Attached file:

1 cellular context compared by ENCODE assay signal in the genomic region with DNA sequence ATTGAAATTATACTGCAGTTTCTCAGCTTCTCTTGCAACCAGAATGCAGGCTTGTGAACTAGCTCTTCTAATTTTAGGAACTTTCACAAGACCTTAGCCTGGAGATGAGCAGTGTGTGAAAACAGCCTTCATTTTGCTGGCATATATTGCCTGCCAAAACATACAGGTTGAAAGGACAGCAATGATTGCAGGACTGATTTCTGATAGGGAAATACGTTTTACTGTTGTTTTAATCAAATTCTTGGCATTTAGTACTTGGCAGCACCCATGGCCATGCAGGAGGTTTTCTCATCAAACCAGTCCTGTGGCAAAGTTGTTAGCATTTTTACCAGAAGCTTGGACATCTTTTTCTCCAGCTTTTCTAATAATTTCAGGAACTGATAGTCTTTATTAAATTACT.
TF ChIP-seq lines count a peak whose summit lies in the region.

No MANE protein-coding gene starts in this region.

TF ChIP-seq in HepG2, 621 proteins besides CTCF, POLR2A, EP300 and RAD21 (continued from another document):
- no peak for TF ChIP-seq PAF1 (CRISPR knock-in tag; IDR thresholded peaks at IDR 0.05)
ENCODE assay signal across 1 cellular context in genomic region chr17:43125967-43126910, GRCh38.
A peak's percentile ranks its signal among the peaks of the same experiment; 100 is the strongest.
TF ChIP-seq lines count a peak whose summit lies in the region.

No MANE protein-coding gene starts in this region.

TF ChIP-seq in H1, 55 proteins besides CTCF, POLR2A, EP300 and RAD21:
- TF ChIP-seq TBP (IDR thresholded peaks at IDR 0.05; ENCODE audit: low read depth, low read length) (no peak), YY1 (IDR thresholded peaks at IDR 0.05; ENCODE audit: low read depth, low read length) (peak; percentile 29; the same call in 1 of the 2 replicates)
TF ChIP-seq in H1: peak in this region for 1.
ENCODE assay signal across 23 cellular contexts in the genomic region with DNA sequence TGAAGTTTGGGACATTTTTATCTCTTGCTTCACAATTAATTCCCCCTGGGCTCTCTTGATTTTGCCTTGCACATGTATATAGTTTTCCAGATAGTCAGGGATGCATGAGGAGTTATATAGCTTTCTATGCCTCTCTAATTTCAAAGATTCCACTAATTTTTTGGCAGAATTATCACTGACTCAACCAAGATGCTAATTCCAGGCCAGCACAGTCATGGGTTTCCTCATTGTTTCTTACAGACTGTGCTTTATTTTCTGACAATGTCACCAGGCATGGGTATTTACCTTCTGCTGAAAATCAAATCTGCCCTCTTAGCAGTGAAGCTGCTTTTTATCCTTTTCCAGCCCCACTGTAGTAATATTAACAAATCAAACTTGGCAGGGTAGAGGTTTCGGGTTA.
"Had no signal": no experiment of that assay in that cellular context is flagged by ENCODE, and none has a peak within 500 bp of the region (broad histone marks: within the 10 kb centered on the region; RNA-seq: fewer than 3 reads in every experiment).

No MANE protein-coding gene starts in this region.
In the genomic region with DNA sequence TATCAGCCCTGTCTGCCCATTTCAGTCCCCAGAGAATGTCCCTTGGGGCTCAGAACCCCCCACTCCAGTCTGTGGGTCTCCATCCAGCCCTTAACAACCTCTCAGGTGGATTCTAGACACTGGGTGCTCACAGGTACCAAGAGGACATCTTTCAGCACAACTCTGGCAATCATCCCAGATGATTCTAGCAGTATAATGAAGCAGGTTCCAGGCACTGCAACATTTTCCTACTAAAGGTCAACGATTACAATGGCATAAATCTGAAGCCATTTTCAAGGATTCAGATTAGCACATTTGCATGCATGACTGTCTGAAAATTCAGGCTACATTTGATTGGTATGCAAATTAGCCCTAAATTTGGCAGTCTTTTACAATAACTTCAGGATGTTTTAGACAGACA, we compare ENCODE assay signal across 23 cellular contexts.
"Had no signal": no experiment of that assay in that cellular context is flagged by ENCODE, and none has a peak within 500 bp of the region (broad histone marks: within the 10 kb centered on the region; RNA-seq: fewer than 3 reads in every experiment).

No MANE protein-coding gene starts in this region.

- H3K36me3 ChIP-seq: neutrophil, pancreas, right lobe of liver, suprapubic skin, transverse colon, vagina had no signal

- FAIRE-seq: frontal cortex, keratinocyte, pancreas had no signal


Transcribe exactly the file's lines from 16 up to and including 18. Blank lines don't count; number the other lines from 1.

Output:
In the genomic region with DNA sequence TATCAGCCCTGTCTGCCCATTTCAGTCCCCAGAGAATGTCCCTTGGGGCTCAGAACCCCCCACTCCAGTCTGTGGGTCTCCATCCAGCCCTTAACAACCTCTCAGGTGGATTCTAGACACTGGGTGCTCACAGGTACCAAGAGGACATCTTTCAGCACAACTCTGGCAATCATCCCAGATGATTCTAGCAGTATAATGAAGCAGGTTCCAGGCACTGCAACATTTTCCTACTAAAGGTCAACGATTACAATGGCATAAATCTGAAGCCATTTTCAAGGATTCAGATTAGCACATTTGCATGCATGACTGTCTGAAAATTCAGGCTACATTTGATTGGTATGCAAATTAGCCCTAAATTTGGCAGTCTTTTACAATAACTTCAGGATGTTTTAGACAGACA, we compare ENCODE assay signal across 23 cellular contexts.
"Had no signal": no experiment of that assay in that cellular context is flagged by ENCODE, and none has a peak within 500 bp of the region (broad histone marks: within the 10 kb centered on the region; RNA-seq: fewer than 3 reads in every experiment).

No MANE protein-coding gene starts in this region.